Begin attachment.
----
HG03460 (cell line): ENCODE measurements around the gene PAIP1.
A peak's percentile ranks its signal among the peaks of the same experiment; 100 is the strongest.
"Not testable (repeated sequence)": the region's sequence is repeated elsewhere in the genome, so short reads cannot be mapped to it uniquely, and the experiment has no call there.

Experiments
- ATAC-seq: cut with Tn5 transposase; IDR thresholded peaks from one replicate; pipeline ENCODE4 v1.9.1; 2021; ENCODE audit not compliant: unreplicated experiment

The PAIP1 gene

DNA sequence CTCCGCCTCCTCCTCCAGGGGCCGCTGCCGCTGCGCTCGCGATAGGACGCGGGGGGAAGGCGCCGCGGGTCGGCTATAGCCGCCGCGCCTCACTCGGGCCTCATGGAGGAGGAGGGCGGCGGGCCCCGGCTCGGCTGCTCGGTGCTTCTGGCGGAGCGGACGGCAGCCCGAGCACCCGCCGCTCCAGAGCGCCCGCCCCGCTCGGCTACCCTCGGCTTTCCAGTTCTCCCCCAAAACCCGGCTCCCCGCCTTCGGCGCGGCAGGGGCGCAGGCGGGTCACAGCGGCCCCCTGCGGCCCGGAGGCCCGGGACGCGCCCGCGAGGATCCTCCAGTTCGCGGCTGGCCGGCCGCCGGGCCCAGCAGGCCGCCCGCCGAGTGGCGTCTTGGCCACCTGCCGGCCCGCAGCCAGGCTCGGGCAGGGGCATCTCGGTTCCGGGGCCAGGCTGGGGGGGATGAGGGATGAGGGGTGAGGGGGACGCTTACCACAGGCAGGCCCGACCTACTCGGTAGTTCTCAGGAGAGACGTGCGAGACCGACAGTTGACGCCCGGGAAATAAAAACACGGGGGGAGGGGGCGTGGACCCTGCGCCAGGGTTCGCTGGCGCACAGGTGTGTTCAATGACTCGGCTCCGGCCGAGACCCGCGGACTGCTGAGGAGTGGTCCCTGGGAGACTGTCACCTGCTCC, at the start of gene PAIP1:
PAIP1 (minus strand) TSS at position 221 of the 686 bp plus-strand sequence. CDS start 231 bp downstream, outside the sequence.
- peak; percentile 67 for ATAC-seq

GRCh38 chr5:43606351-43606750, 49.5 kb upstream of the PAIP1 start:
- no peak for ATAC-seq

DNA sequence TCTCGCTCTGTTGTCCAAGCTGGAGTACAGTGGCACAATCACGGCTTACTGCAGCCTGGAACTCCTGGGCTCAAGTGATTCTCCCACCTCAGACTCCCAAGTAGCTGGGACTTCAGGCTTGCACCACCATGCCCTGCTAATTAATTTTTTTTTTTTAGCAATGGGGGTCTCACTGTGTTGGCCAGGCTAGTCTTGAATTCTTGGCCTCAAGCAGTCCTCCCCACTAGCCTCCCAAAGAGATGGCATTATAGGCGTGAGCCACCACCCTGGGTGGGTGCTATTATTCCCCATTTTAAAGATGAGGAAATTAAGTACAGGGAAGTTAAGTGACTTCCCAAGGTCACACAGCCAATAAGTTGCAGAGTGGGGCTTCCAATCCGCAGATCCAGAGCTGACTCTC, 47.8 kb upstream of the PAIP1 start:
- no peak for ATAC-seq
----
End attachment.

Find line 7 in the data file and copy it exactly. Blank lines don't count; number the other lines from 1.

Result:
DNA sequence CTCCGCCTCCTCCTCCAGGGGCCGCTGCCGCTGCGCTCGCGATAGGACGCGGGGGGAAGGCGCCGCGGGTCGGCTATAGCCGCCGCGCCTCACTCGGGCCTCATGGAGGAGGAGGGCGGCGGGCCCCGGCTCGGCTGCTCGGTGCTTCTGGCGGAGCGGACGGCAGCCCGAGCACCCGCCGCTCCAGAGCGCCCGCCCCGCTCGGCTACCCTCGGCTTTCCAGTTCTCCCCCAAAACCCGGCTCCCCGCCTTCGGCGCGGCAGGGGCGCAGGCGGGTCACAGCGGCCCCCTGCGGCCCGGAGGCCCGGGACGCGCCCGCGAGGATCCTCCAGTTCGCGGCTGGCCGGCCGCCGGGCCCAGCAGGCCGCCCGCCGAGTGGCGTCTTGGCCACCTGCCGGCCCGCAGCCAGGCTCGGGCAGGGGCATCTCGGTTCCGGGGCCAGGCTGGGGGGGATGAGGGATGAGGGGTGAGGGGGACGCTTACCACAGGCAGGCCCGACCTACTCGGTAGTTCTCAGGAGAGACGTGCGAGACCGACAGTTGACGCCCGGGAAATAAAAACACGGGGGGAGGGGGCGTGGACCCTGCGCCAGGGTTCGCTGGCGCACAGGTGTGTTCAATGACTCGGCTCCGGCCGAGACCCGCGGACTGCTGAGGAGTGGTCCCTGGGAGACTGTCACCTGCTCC, at the start of gene PAIP1: